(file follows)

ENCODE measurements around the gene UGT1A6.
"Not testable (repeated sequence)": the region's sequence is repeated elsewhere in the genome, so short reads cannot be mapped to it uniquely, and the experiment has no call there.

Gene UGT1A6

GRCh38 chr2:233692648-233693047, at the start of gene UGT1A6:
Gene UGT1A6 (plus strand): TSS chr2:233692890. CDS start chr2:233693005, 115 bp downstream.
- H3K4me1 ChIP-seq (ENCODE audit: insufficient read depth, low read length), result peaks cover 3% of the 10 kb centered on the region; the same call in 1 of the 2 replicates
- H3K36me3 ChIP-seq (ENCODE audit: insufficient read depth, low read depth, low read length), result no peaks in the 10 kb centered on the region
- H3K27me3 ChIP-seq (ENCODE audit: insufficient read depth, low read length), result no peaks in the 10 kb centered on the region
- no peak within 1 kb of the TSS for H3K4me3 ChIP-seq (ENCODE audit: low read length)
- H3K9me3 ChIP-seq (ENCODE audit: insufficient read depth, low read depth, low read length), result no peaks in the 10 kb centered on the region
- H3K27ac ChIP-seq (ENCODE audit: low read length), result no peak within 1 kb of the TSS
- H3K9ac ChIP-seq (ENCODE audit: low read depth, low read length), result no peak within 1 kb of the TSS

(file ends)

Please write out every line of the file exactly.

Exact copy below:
ENCODE measurements around the gene UGT1A6.
"Not testable (repeated sequence)": the region's sequence is repeated elsewhere in the genome, so short reads cannot be mapped to it uniquely, and the experiment has no call there.

Gene UGT1A6

GRCh38 chr2:233692648-233693047, at the start of gene UGT1A6:
Gene UGT1A6 (plus strand): TSS chr2:233692890. CDS start chr2:233693005, 115 bp downstream.
- H3K4me1 ChIP-seq (ENCODE audit: insufficient read depth, low read length), result peaks cover 3% of the 10 kb centered on the region; the same call in 1 of the 2 replicates
- H3K36me3 ChIP-seq (ENCODE audit: insufficient read depth, low read depth, low read length), result no peaks in the 10 kb centered on the region
- H3K27me3 ChIP-seq (ENCODE audit: insufficient read depth, low read length), result no peaks in the 10 kb centered on the region
- no peak within 1 kb of the TSS for H3K4me3 ChIP-seq (ENCODE audit: low read length)
- H3K9me3 ChIP-seq (ENCODE audit: insufficient read depth, low read depth, low read length), result no peaks in the 10 kb centered on the region
- H3K27ac ChIP-seq (ENCODE audit: low read length), result no peak within 1 kb of the TSS
- H3K9ac ChIP-seq (ENCODE audit: low read depth, low read length), result no peak within 1 kb of the TSS